I am intrigued by the vastness of nature, and complex worlds that exist within each other. My paintings, drawings, text collages and accordion books depict otherworldly environments often inhabited by a lone figure lost in a chaotic world.
Organic and geometric shapes float in skies or are deeply immersed in foliage, in a kind of macro/micro cosmos. By combining disparate "puzzle piece" images from sketchbooks, travel photos and found sources, I try to reaffirm ideas from Western physics and Eastern philosophy that all phenomena are interdependent.
Fritjof Capra's writings on chaos theory are especially fascinating to me. He explains that due to advanced computer technology, movement in nature previously thought to be random or "chaotic," such as clouds and fire, are actually measurable, with almost identical mathematical patterns. The idea of order in nature is comforting in our overwhelming digital age. Yet it's pretty clear that the natural world is an infinitely unsolvable mystery.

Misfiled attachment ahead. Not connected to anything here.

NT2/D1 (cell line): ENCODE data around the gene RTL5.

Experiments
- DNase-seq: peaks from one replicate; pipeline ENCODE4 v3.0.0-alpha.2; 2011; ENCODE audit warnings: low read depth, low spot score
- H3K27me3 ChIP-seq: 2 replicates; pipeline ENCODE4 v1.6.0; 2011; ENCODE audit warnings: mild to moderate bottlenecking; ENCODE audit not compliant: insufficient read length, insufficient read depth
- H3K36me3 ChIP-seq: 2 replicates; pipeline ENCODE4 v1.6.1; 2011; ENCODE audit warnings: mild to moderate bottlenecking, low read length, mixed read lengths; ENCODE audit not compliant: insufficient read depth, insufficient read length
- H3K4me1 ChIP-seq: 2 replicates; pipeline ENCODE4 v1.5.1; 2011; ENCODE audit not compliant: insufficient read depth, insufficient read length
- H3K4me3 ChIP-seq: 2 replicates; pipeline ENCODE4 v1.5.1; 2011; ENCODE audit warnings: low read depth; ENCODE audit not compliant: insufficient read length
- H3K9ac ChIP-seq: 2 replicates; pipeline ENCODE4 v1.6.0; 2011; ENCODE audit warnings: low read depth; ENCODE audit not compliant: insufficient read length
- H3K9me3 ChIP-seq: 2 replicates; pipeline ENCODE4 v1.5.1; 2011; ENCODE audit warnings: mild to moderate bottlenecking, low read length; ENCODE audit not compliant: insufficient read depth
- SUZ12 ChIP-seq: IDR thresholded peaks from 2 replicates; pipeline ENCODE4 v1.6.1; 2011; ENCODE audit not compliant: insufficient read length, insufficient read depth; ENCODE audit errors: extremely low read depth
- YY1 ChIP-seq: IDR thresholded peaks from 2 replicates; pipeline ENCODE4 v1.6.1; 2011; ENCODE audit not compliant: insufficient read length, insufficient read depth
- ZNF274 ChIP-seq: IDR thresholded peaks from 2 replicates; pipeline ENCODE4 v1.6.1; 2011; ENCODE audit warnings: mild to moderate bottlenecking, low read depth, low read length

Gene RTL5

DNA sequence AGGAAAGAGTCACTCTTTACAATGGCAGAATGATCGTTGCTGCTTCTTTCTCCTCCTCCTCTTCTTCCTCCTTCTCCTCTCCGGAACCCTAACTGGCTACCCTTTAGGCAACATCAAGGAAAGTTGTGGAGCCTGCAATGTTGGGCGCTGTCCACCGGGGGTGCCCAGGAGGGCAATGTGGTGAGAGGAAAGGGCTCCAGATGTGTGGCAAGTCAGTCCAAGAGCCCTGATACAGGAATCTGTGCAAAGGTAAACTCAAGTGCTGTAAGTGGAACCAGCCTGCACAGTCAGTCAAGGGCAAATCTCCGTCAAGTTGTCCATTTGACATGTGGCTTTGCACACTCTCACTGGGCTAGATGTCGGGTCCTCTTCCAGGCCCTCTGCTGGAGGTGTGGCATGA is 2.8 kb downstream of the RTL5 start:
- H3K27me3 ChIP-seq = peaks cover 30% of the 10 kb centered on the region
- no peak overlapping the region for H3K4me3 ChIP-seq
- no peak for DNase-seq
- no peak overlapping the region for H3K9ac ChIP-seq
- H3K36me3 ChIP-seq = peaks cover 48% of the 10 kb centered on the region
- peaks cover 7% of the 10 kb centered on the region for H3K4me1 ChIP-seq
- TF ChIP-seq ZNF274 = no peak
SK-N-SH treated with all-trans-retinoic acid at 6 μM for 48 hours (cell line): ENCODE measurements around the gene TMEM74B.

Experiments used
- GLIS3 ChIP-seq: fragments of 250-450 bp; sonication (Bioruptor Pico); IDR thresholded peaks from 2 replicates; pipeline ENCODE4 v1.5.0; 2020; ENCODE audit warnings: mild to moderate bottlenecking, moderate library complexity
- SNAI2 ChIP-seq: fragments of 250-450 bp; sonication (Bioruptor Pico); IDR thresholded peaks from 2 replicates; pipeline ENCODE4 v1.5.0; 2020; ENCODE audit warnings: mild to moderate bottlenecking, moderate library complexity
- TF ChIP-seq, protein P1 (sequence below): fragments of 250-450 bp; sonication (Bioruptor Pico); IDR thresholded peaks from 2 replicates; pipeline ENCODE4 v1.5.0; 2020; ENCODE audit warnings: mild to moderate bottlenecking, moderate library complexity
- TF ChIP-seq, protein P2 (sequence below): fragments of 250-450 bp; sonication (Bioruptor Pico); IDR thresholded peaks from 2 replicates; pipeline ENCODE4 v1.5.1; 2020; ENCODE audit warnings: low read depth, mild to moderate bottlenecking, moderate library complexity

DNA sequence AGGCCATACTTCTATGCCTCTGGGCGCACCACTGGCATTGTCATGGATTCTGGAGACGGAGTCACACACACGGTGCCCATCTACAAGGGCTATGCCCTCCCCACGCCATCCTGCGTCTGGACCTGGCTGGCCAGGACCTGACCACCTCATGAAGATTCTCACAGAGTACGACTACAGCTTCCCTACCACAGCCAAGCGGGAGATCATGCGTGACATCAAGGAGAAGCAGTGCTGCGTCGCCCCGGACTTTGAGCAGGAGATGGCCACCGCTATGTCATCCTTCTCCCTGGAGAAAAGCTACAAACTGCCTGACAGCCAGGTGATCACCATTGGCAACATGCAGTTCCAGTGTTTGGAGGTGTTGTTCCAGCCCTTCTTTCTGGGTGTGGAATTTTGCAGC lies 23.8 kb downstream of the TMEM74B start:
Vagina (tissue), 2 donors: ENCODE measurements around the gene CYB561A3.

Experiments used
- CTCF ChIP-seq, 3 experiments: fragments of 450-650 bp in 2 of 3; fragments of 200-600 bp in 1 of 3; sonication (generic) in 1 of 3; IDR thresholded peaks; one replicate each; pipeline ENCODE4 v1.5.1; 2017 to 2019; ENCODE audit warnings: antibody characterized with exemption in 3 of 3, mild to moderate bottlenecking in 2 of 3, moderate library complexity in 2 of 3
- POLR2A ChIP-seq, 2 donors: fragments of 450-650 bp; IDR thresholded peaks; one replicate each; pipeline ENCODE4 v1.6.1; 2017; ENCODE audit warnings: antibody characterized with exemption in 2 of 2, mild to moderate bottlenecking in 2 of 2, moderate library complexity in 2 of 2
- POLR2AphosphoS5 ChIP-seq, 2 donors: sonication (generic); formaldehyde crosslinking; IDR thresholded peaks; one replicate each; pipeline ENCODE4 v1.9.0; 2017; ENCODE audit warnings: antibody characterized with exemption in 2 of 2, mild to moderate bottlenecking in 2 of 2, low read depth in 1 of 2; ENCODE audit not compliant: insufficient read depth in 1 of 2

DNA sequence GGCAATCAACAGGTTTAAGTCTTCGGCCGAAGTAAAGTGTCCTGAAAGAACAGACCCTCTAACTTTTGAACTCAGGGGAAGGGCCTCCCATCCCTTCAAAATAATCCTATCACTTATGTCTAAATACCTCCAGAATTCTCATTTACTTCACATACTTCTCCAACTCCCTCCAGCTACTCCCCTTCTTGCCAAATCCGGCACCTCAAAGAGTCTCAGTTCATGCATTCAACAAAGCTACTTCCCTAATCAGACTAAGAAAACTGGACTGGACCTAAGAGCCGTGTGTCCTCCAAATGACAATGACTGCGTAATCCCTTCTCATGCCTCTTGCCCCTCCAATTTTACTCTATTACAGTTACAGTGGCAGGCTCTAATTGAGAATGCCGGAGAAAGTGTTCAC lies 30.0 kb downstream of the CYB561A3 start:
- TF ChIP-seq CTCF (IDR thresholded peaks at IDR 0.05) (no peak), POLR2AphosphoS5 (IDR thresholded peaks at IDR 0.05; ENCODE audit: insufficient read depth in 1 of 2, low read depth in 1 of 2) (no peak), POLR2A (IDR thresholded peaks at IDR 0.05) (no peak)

My orange tree series was triggered by a trip to Rome, where I became ill and then quickly healed while painting under a 900-year-old orange tree still bearing fruit. I include it in most of my work, as a symbol of rejuvenation and hope.
My next project is a "magical jungle" installation informed by my travels, including a recent trip to the South Pacific, where spectacular nature is juxtaposed with a sad history of genocide. The idea of transcendence from a dark realm has always been a part of my work.